New Technology to Simplify Coronary Artery Anastomosis through Small Thoracotomy Access
Eric Ndikumana1, Kyle Purrman2, Hossein Amirjamshidi1, Jude Sauer2, Peter Knight1
1Cardiac Surgery, University of Rochester Medical Center, Rochester, New York, United States, 2LSI Solutions, Victor, New York, United States
Objective Avoiding sternotomy and rib transection during coronary artery bypass surgery is a potentially beneficial approach to cardiac revascularization that remains underutilized due in part to its technical complexity; purpose-built technology and simplified techniques may reduce this barrier to adoption. Recent progress toward developing a novel technologic platform to enable smooth, gentle, and reliable coronary anastomoses through tiny thoracotomies merits further clinical evaluation.
Methods To simplify the construction of running end-to-side or side-to-side coronary anastomoses, a novel custom adjustable pedestal includes a soft plastic member, which atraumatically holds an appropriately positioned internal thoracic artery (ITA) within a small thoracotomy. The pedestal also includes a latch feature to temporarily integrate the anastomotic sutures as stay sutures. Thoracotomy size and location, plus bypass suturing method, are determined by the surgeonís preference. To obviate traditional hand-tying of 6-0, 7-0, or 8-0 polypropylene suture through a remote access site, a titanium fastener deployment device with a 3 mm shaft was developed and recently received FDA 510(k) clearance for clinical use in the United States. After anastomotic suturing is completed, the suture tails are placed through a wire snare at the patient end of the device shaft and pulled through a titanium fastener preloaded in the device shaft. The device tip is slid to the closure site. A single squeeze of its lever crimps the titanium fastener and trims suture tails. Cadaver and ex vivo and in vivo porcine models were used to evaluate the feasibility of this technology.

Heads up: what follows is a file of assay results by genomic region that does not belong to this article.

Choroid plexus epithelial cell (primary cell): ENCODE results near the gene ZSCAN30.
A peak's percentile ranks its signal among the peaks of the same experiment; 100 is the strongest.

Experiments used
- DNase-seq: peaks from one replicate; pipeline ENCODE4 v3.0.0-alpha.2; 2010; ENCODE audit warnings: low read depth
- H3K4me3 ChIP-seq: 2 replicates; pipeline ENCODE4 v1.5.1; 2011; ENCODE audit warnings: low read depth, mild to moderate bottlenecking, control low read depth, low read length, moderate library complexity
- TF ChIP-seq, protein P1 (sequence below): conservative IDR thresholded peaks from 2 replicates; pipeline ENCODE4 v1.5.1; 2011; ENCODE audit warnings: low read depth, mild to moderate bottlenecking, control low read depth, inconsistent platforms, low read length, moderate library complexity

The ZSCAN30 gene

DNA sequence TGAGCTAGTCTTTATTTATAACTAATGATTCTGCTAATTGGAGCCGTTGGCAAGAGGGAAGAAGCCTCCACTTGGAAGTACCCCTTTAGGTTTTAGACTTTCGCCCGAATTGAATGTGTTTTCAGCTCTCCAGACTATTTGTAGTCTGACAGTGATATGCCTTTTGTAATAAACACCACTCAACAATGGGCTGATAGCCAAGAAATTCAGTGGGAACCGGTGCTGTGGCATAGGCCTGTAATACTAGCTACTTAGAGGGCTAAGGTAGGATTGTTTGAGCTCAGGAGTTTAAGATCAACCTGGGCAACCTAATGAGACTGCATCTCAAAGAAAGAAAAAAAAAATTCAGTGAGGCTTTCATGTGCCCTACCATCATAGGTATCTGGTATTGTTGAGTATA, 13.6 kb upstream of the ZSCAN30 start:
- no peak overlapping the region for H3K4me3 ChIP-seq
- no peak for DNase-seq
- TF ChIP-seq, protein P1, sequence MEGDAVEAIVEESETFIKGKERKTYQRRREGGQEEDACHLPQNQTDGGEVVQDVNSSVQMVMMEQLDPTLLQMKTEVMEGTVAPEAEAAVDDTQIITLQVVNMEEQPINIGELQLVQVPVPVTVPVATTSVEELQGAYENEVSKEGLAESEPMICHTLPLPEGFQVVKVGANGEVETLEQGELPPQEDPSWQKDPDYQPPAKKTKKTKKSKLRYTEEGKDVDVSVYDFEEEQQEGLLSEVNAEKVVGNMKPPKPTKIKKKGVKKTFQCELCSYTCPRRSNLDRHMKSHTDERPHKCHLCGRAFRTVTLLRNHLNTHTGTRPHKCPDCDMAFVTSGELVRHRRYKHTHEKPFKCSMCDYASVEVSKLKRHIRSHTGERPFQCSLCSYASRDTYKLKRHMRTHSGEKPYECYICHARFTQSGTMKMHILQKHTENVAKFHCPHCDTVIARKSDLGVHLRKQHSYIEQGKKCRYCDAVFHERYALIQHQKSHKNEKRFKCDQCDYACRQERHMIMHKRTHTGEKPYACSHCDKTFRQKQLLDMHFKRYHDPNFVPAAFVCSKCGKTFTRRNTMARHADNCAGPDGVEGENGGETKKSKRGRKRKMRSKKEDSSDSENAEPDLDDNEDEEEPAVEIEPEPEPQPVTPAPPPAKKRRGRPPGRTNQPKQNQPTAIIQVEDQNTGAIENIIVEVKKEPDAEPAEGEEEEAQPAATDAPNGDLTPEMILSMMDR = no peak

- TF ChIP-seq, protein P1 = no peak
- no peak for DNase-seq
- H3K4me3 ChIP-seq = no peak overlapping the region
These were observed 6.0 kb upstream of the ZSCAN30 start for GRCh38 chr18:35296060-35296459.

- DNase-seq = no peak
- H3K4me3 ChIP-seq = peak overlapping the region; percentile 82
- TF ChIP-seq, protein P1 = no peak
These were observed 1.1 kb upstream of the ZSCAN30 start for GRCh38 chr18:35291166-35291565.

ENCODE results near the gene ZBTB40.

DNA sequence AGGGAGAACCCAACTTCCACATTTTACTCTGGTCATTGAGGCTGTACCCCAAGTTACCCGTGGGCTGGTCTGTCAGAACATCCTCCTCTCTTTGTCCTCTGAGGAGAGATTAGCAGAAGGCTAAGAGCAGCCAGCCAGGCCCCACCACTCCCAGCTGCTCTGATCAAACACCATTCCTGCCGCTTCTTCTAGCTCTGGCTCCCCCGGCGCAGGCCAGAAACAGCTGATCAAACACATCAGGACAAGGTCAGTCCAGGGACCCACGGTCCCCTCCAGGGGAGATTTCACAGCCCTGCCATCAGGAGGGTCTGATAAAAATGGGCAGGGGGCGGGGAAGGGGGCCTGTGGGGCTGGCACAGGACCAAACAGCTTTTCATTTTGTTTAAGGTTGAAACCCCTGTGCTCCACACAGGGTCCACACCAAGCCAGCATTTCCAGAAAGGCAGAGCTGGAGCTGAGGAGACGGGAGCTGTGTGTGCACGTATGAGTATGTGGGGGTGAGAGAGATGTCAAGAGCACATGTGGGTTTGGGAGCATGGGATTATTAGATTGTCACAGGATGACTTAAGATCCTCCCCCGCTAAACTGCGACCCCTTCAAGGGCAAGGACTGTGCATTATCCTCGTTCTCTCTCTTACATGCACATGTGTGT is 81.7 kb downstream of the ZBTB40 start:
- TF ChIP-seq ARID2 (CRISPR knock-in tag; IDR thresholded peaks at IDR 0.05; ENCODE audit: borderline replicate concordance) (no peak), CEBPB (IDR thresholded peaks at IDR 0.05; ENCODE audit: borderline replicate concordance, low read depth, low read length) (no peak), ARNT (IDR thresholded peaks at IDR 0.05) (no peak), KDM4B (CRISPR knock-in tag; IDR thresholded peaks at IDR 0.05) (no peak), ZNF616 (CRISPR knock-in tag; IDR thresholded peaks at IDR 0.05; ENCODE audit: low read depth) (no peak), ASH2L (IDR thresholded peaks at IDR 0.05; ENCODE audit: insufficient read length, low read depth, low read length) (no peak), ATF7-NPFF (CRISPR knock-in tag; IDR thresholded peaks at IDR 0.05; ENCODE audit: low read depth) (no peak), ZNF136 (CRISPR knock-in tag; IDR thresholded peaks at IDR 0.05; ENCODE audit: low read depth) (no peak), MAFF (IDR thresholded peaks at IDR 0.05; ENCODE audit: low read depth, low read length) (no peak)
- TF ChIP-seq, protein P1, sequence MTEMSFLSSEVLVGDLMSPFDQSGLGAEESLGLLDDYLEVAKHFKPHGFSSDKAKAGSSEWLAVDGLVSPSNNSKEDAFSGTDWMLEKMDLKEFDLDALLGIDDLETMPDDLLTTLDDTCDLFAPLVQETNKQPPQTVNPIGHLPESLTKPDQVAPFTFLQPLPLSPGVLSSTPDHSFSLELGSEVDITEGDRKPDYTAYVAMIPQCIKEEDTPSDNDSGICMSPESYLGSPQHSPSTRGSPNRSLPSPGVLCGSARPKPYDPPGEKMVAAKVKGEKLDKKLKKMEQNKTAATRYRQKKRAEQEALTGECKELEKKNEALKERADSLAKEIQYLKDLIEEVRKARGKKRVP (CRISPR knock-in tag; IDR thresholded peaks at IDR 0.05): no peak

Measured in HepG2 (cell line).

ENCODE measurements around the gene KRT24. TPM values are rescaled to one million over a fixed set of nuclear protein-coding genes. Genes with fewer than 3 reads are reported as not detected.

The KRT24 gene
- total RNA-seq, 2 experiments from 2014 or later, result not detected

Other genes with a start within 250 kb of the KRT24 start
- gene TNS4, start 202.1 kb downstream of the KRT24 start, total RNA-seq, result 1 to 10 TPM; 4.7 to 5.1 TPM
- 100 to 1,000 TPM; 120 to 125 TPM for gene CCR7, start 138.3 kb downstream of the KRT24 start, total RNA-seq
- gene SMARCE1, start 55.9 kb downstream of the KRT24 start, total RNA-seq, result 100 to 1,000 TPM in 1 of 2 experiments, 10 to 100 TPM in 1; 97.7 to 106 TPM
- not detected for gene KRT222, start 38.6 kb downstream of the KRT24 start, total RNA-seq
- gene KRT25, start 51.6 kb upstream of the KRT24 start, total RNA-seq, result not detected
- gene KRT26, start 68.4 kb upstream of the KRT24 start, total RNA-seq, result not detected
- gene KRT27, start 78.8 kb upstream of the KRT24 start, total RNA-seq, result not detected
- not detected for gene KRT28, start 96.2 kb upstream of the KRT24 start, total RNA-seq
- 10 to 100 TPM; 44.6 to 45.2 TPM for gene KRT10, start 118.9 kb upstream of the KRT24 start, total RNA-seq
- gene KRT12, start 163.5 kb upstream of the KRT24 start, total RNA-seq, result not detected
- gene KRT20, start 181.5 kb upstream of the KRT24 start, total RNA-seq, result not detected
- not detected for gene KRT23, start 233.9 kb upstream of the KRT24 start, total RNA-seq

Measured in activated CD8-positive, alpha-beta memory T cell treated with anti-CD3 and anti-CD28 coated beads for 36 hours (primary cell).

Results This technology was used to successfully perform coronary artery bypass on more than 50 explanted pig hearts and in situ porcine carcass models. Of the past 50 anastomoses, 48 (96%) demonstrated patency and no leaks. In vivo porcine wound closures secured with titanium fasteners demonstrated excellent results. Seven titanium fasteners have also been successfully placed in two patients undergoing open coronary artery bypass surgery.
Conclusions Patients with ischemic heart disease will benefit from safe and reliable bone-sparing techniques for surgical coronary revascularization. The evaluated technology and techniques offer potentially simplified, less traumatic revascularization options. Initial preclinical and clinical results encourage further exploration.
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